Direct Debit is an instruction to the bank to transfer funds to another account on a recurring basis. The payment is initiated by the payee himself although the account in which the funds will be transferred needs to be first authorized by the payer. Direct Debits are useful where regular payments are to be made to certain parties such as in payment of credit card bills, lease rentals, interest on bank loan, etc. This saves the company the hassle of issuing cheques every month. Whereas standing orders can only be made of specific amounts and dates, direct debits can be created for varying dates and amounts.
Bank records the amount paid as soon as the transfer through direct debit is made but the business entity records the amount when it receives intimation by the bank through bank statement or otherwise. Therefore, the balance as per bank statement may be lower than the balance as per cash book due to payments made through direct debits not yet accounted for by the entity. The difference needs to be eliminated by adjusting the cash book of the company before the preparation a bank reconciliation.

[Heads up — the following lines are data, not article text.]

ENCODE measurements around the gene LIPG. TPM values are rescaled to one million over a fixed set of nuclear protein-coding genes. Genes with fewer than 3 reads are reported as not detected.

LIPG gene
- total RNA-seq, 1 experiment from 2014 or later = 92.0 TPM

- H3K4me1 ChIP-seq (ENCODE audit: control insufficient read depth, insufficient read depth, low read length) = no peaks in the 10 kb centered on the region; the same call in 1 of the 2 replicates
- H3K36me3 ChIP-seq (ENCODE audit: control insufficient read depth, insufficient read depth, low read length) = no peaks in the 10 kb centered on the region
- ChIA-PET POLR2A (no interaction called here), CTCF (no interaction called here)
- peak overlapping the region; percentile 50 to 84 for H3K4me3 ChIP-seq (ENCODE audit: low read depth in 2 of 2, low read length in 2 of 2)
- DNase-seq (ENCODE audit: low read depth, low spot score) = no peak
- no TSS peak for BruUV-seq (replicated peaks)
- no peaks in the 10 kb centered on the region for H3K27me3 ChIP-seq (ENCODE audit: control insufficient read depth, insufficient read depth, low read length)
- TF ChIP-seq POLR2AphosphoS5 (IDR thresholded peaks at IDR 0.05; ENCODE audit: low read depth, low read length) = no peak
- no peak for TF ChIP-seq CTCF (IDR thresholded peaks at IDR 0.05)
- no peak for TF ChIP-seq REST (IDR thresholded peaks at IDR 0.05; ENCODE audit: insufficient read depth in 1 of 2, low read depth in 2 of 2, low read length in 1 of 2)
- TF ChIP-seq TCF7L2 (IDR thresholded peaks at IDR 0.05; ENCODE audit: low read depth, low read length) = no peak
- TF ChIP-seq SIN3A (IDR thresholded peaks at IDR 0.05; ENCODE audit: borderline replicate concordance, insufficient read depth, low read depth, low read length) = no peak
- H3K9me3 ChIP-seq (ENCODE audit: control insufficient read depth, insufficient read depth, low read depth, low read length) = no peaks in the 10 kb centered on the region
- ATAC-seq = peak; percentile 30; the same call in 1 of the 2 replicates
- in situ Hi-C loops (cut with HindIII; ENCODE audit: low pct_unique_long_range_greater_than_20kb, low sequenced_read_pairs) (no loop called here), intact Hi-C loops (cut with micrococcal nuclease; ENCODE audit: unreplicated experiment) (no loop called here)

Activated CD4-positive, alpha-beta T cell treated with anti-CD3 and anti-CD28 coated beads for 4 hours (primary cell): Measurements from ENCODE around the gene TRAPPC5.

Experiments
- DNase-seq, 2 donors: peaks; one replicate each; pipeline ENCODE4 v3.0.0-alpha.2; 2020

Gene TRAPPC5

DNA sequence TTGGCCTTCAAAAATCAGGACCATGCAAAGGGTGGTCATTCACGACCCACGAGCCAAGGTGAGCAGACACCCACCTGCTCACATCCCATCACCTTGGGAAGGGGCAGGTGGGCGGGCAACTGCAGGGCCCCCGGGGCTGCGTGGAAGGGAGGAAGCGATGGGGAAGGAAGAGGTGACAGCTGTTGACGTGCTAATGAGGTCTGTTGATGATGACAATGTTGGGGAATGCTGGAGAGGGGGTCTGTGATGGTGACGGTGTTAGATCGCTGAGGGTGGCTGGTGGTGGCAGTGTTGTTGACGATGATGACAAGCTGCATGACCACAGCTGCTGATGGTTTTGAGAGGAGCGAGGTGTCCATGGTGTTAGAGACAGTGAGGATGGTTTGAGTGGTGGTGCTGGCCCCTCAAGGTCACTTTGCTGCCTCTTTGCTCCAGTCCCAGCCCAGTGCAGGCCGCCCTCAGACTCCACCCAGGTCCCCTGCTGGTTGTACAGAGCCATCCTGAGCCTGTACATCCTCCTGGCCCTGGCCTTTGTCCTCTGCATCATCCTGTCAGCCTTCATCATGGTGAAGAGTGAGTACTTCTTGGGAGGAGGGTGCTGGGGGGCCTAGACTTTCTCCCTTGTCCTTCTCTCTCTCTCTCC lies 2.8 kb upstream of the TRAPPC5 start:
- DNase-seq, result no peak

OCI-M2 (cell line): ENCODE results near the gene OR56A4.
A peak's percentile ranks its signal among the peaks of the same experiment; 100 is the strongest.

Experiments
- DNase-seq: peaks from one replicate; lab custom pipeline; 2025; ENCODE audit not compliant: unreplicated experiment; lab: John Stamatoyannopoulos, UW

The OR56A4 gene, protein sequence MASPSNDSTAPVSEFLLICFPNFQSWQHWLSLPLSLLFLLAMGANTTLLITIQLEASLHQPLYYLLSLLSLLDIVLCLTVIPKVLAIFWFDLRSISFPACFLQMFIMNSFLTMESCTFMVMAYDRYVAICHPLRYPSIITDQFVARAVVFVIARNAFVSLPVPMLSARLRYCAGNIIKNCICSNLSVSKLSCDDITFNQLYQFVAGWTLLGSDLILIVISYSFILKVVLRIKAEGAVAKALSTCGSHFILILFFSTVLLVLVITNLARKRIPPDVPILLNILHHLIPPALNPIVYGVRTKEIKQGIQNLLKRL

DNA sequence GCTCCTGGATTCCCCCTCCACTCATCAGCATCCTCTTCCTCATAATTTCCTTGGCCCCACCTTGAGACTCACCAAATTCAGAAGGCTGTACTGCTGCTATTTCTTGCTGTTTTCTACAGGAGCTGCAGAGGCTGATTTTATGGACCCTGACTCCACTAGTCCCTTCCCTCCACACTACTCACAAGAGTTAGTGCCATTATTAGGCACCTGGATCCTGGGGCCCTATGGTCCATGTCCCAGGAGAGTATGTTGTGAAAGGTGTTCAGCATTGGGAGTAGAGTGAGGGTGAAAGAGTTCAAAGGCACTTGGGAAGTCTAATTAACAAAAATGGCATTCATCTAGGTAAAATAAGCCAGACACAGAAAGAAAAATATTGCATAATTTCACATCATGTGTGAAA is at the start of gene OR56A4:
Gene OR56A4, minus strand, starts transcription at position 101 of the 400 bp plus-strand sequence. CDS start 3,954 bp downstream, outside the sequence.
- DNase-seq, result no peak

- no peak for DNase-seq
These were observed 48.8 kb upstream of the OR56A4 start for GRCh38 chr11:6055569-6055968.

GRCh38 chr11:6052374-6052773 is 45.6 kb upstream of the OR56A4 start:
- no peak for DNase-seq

ABC & Co. pays office rent amounting to $1000 via direct debit on 30 December 2010. The Company has not recorded the rent paid in its books. The balance on the cash book shows a balance of $19,000. Bank statement shows the following:
Since the bank debited the account of ABC & Co. as soon as the direct debit was made, the balance as per bank statement is lower than the cash book balance by $1000. ABC & Co. must record the rent paid through direct debit in its cash book before preparing the bank reconciliation to remove the difference. Following accounting entry must be recorded to arrive at the corrected cash book balance: